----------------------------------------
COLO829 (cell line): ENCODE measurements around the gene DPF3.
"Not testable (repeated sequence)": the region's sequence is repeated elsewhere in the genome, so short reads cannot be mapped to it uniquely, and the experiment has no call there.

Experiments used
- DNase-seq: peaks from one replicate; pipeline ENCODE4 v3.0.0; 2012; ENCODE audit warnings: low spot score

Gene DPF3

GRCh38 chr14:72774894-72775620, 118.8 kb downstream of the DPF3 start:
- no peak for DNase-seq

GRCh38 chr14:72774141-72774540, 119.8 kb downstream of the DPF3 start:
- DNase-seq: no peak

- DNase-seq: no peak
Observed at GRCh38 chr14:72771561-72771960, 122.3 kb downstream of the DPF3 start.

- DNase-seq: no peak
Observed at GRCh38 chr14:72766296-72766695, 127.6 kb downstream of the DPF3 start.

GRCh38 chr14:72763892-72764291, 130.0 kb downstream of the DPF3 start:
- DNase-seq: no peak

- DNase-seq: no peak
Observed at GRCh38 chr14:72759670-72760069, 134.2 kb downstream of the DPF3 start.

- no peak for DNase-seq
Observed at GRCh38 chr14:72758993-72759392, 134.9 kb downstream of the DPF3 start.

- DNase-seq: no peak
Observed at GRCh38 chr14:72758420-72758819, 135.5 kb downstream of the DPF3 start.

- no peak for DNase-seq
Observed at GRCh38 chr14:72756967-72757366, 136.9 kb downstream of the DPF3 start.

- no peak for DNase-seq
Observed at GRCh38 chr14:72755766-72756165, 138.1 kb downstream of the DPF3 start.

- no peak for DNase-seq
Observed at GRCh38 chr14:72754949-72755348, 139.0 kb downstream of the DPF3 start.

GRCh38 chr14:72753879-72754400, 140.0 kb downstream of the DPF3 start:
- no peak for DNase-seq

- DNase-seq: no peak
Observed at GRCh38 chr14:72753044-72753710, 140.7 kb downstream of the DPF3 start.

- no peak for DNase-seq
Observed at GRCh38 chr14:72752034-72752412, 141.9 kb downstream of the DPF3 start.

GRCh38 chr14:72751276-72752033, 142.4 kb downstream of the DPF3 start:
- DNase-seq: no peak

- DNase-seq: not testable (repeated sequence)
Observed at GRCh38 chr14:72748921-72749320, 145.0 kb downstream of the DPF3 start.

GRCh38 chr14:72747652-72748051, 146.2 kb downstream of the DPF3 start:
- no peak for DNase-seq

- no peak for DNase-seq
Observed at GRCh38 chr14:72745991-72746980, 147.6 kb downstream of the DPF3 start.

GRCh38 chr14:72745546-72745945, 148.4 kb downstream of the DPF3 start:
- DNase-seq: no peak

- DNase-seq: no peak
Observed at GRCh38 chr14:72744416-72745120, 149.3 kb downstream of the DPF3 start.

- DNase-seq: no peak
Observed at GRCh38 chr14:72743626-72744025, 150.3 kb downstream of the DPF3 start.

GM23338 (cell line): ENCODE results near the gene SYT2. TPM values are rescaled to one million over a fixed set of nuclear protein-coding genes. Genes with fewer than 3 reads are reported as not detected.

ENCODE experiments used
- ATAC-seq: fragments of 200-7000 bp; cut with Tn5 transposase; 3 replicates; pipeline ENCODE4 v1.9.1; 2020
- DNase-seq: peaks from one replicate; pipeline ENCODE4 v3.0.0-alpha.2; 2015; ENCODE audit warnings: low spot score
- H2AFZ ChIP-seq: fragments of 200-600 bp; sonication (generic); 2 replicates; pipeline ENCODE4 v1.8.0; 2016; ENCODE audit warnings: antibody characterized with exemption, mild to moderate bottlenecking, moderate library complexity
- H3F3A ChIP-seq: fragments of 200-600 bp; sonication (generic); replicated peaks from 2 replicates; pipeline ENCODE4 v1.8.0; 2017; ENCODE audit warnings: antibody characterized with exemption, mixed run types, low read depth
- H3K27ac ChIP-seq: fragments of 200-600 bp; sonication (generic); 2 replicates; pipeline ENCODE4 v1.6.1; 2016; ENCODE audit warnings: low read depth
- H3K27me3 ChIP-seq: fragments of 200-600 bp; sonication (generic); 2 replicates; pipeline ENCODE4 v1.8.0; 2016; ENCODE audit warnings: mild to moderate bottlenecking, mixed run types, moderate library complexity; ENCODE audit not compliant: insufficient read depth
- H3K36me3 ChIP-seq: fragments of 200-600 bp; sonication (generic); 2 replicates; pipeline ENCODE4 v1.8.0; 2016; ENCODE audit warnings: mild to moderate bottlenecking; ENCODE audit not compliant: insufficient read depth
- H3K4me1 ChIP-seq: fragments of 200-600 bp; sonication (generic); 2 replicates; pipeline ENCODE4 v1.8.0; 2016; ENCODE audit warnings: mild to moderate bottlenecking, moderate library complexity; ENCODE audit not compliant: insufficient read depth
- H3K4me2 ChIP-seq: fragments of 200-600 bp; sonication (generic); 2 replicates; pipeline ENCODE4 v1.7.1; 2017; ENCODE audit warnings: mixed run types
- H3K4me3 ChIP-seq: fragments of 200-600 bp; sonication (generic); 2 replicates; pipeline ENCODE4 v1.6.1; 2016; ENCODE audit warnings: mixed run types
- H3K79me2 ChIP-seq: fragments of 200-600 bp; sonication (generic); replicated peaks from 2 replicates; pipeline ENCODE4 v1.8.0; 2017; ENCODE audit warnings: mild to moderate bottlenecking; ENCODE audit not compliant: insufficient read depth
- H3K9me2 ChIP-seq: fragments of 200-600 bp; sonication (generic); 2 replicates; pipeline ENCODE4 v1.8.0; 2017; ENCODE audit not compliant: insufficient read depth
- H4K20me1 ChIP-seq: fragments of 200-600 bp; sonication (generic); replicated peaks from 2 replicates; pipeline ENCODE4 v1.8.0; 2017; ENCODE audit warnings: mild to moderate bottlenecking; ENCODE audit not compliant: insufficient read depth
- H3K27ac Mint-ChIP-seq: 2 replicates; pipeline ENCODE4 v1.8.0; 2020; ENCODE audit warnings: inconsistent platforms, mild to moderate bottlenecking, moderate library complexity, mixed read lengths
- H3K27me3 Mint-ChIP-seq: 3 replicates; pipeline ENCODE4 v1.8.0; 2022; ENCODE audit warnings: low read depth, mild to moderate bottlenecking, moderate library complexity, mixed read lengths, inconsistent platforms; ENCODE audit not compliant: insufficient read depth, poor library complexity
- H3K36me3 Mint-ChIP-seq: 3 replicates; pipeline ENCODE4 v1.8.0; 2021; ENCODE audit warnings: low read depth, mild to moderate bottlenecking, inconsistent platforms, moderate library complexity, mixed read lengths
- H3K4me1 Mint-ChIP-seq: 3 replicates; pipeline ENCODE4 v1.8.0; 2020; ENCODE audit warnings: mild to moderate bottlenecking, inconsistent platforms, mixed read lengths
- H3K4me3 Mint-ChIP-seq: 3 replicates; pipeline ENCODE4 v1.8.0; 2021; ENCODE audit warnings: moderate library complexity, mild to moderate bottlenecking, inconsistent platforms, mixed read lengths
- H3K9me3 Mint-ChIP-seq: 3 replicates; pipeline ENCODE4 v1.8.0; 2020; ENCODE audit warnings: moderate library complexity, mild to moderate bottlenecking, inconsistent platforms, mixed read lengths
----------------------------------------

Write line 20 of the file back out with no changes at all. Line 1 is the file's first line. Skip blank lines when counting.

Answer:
- DNase-seq: no peak